Dog temperament is an important overview of the dog's personality. The main purpose for this dog was to herd and protect animals like sheep. It still needs a job to do and above all else, craves that kind of work. This means when with humans, especially kids, the Briard likes to nip at the heels to “herd” the objects from place to place. This breed has the potential of being a loyal, devoted family pet but is not for everyone and probably not for the first time dog owner. The Briard is sensitive and does not take to harsh words and handling. Respect the dog, yes, but always be sure he knows his place in the family. YOU and the rest of the family must form the leadership role and your dog must know it. This dog does best when raised with children and other pets. He can be aggressive toward other dogs, and strangers.

Once the dog knows his place in the family, he can be loving, affectionate, gentle, and quite playful . He is self-assured, independent and has a bit of stubbornness about him. He needs plenty of exercise and is a willing jogging partner,

If you happen to get a Briard with a separation anxiety problem, that can be dealt with by investing a few hours of work on your part and some "tough love."


Friendly Toward Other Dogs

No. Can be dog-aggressive. Territorial. Will pick and choose his dog friends.

Friendly Toward Other Pets

If raised with dogs and cats, okay. This is a herding dog and wants more than anything to have something to HERD so other animals in the house might get “herded.”

Friendly Toward Strangers

Wary of strangers. As a fierce guard dog, strangers are viewed as the enemy until they are introduced.


Very playful with family and kids.


Yes, can be affectionate IF well socialized as a puppy, trained by a kind, authoritative leader and given plenty of love and human friendship.

Good with children?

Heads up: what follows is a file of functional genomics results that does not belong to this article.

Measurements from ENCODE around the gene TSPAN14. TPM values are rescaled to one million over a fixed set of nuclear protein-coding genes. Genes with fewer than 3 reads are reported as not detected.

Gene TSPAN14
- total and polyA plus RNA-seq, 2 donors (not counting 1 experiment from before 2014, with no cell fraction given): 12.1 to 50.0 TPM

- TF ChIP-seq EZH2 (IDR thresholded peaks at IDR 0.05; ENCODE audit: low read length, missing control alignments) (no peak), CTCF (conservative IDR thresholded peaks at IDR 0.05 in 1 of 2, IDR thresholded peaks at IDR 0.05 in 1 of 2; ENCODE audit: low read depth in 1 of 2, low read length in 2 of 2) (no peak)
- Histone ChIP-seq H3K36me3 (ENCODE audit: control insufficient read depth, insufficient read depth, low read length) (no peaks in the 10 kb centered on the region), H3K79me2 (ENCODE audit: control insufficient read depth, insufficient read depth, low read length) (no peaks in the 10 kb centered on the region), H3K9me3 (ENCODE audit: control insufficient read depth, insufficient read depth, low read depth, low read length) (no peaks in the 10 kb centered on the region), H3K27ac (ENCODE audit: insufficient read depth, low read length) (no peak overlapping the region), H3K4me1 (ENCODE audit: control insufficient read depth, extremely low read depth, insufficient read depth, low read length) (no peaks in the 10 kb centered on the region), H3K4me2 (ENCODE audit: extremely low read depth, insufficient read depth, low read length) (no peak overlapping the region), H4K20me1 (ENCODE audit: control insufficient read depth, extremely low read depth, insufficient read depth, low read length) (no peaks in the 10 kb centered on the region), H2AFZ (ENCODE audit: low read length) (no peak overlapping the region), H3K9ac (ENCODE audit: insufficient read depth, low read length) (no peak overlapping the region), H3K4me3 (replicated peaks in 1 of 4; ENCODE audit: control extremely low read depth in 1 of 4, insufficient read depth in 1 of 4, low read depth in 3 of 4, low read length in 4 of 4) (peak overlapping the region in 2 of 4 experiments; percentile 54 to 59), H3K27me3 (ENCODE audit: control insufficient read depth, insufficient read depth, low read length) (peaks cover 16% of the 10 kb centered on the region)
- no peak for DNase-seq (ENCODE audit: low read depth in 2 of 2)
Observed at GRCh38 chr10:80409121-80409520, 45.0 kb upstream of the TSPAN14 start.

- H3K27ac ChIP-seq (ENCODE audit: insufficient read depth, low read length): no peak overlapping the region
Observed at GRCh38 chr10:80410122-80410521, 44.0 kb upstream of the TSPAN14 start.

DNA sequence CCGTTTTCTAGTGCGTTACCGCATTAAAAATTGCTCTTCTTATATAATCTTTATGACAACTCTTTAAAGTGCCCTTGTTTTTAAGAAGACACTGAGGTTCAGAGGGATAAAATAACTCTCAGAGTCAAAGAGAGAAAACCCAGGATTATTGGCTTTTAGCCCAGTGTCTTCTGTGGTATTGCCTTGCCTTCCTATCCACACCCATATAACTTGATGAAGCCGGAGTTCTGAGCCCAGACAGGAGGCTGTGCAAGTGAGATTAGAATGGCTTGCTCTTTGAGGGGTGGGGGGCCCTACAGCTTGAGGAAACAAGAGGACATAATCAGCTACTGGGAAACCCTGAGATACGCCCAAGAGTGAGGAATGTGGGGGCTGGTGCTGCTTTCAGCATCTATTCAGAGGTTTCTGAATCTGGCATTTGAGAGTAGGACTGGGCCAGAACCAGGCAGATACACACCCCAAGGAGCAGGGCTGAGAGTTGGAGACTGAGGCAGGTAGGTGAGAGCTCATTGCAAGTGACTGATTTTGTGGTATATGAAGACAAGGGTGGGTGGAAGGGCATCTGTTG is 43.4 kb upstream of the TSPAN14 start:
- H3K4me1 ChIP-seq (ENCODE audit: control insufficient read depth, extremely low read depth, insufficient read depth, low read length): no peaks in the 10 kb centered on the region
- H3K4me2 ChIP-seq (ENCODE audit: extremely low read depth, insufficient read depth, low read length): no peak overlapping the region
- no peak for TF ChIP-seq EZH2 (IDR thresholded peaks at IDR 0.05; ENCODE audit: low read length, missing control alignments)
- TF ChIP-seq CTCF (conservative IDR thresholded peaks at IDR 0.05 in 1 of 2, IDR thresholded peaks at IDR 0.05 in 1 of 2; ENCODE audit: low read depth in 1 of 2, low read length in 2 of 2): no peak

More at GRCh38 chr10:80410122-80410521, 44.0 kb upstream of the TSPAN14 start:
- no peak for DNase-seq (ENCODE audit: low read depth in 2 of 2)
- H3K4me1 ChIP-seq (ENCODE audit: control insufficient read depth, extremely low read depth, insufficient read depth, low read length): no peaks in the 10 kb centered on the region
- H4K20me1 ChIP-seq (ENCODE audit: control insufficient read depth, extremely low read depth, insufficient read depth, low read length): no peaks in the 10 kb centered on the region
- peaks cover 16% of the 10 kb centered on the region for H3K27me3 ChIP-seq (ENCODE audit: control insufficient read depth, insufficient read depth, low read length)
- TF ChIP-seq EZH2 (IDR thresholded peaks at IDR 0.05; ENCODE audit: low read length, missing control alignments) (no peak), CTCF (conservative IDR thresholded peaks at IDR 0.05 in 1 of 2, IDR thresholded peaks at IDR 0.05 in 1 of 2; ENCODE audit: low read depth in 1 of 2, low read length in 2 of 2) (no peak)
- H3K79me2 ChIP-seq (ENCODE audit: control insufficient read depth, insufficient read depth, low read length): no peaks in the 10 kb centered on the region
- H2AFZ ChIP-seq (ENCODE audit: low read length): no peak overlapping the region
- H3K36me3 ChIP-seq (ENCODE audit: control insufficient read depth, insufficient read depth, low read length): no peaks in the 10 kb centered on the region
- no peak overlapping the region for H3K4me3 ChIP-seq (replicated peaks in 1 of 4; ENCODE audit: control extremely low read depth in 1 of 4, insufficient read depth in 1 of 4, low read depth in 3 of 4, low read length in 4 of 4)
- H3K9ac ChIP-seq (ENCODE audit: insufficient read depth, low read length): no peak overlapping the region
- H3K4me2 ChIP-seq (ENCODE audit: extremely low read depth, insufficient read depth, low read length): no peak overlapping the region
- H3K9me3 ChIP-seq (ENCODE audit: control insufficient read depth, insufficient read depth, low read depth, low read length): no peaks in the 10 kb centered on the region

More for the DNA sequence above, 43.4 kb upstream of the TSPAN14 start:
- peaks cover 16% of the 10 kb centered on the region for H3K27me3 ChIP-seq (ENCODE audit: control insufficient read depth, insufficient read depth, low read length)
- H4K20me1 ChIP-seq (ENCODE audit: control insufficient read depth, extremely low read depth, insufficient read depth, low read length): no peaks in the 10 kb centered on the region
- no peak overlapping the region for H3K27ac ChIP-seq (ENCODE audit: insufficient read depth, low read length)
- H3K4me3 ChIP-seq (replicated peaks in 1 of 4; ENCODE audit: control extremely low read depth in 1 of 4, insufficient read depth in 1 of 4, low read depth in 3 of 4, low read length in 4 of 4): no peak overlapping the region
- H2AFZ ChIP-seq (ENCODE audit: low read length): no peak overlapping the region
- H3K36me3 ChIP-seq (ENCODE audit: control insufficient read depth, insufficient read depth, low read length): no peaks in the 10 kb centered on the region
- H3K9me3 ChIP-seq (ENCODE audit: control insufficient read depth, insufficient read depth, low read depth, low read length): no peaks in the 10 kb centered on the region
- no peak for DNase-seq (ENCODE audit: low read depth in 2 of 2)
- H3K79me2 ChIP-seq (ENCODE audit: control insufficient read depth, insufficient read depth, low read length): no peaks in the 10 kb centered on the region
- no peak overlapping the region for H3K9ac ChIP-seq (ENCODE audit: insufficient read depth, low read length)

Best if the Briard is raised with the kids. Loves to play, romp and run with older, well-mannered children but will not tolerate kids’ antics of screeching, poking, pulling and pushing. Must be raised with the children and heavily socialized with kids starting as a young puppy. Will become extremely protective of the children.

Good with Seniors over 65?

No. Needs too much exercise and not suitable.

Living environment

House with a medium size fenced yard, farm or ranch. Needs to be indoors to enjoy companionship with his family of humans and to protect them as a “job.”

A doggie door and ability to go in and out to a fenced yard would be ideal for this dog.


Energy level

Moderate energy. This is a herding dog, used to difficult work in the fields so has a lot of stamina.

Exercise needs, daily

The Briard is a good jogging partner. One or two long walks daily will work too, plus some play time like fetching balls or a Frisbee is also good. Add a training session for more exercise.


Excellent. Has above average hearing and is naturally protective.

Guard dog

Yes. Excellent. A guard dog by natural instinct.


None to very little shedding.


Has a long coat. Use a stiff bristle brush or metal comb from the pet store. Brush thoroughly 3 times a week to prevent matting.

Clean the ears once a week with a cotton swab. Remove oily, waxy buildups and trim excess hair to prevent moist areas where bacteria can accumulate and start ear infections. Do this VERY carefully



Suggested Reading For The Briard
Click on the cover photos for more book information and reviews.